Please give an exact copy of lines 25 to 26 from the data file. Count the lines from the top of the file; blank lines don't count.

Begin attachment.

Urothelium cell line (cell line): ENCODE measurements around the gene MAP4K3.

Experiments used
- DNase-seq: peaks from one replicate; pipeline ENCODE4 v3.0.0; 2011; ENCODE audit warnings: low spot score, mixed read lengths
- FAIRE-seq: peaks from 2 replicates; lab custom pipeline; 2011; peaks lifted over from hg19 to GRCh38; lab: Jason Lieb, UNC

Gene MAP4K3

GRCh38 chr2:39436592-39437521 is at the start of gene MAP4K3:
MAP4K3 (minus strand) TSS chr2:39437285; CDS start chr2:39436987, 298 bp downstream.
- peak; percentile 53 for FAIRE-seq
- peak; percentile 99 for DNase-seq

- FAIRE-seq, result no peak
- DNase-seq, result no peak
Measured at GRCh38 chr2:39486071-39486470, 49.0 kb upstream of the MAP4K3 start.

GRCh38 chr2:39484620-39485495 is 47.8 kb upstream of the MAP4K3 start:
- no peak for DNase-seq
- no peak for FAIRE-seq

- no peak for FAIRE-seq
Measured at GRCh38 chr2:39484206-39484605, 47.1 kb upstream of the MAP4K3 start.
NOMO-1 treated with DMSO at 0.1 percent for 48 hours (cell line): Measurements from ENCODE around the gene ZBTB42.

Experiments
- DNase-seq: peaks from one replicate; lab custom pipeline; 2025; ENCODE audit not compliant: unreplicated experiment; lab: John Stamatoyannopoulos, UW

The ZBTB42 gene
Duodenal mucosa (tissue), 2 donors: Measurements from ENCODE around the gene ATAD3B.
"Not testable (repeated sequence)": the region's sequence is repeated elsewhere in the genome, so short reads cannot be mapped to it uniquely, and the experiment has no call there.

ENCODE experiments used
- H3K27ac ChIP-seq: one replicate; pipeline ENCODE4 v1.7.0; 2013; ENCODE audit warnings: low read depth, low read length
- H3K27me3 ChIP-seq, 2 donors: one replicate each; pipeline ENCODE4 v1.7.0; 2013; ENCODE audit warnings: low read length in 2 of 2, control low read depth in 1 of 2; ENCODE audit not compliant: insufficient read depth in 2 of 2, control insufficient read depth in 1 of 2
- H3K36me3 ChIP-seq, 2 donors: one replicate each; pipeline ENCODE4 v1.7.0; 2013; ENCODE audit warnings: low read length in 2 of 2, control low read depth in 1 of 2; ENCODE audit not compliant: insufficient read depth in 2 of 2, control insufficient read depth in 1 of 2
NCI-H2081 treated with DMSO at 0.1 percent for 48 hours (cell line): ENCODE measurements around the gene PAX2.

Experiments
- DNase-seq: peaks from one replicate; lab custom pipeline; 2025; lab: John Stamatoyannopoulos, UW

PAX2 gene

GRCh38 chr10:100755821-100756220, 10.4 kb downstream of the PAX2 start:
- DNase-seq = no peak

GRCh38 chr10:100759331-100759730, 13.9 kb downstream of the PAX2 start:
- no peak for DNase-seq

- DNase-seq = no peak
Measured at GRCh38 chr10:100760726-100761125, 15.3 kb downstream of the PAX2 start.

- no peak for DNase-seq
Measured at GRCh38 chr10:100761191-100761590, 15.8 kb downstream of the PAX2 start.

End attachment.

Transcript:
- H3K27ac ChIP-seq: one replicate; pipeline ENCODE4 v1.7.0; 2013; ENCODE audit warnings: low read depth, low read length
- H3K27me3 ChIP-seq, 2 donors: one replicate each; pipeline ENCODE4 v1.7.0; 2013; ENCODE audit warnings: low read length in 2 of 2, control low read depth in 1 of 2; ENCODE audit not compliant: insufficient read depth in 2 of 2, control insufficient read depth in 1 of 2